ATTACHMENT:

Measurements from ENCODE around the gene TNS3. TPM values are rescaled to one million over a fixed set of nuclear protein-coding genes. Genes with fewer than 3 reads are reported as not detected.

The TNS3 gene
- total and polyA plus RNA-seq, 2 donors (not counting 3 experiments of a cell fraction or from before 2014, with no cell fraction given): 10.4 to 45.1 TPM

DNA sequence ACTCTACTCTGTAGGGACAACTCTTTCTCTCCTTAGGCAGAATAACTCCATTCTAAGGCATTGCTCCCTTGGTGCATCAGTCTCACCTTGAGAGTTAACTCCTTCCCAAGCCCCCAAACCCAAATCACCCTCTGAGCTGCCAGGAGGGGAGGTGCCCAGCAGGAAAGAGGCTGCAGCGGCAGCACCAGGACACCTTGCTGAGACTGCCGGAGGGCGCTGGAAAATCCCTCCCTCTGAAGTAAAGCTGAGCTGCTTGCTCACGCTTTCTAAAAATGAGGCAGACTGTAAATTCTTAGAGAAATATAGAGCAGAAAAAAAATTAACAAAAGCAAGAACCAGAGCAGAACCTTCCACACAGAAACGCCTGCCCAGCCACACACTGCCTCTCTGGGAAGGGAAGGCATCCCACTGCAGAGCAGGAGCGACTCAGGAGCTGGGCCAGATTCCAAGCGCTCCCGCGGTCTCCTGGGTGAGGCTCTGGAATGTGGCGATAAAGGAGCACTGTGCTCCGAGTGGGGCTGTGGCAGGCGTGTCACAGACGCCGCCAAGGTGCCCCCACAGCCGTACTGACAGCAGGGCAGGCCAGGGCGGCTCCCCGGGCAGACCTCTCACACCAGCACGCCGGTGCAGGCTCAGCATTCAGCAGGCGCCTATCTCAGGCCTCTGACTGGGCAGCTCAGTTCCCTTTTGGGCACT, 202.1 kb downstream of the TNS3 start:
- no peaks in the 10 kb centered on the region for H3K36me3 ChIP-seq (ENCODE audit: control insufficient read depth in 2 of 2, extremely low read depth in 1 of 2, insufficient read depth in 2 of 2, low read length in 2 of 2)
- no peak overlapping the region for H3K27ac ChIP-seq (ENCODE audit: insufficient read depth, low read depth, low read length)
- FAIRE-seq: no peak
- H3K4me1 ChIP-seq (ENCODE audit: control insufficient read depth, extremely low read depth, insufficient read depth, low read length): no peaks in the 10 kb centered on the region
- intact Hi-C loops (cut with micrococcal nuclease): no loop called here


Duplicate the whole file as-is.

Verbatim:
Measurements from ENCODE around the gene TNS3. TPM values are rescaled to one million over a fixed set of nuclear protein-coding genes. Genes with fewer than 3 reads are reported as not detected.

The TNS3 gene
- total and polyA plus RNA-seq, 2 donors (not counting 3 experiments of a cell fraction or from before 2014, with no cell fraction given): 10.4 to 45.1 TPM

DNA sequence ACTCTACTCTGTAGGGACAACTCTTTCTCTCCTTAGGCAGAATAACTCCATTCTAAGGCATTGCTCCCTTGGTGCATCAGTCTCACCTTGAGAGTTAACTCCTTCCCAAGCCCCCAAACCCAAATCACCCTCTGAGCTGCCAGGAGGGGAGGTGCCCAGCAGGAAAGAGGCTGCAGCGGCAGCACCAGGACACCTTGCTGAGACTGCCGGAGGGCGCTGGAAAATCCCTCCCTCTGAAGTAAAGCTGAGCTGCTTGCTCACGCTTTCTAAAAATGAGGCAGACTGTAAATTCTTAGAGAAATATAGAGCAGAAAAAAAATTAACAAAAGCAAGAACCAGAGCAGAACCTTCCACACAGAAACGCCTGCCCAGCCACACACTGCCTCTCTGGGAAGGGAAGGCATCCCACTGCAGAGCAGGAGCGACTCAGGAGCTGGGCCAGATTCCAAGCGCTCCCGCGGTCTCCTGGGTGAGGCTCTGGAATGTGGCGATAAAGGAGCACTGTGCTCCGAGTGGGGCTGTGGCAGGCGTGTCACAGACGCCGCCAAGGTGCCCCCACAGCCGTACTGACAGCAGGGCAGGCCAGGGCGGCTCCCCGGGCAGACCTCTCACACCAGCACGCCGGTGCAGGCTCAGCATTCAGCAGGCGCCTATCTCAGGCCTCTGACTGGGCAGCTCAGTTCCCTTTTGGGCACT, 202.1 kb downstream of the TNS3 start:
- no peaks in the 10 kb centered on the region for H3K36me3 ChIP-seq (ENCODE audit: control insufficient read depth in 2 of 2, extremely low read depth in 1 of 2, insufficient read depth in 2 of 2, low read length in 2 of 2)
- no peak overlapping the region for H3K27ac ChIP-seq (ENCODE audit: insufficient read depth, low read depth, low read length)
- FAIRE-seq: no peak
- H3K4me1 ChIP-seq (ENCODE audit: control insufficient read depth, extremely low read depth, insufficient read depth, low read length): no peaks in the 10 kb centered on the region
- intact Hi-C loops (cut with micrococcal nuclease): no loop called here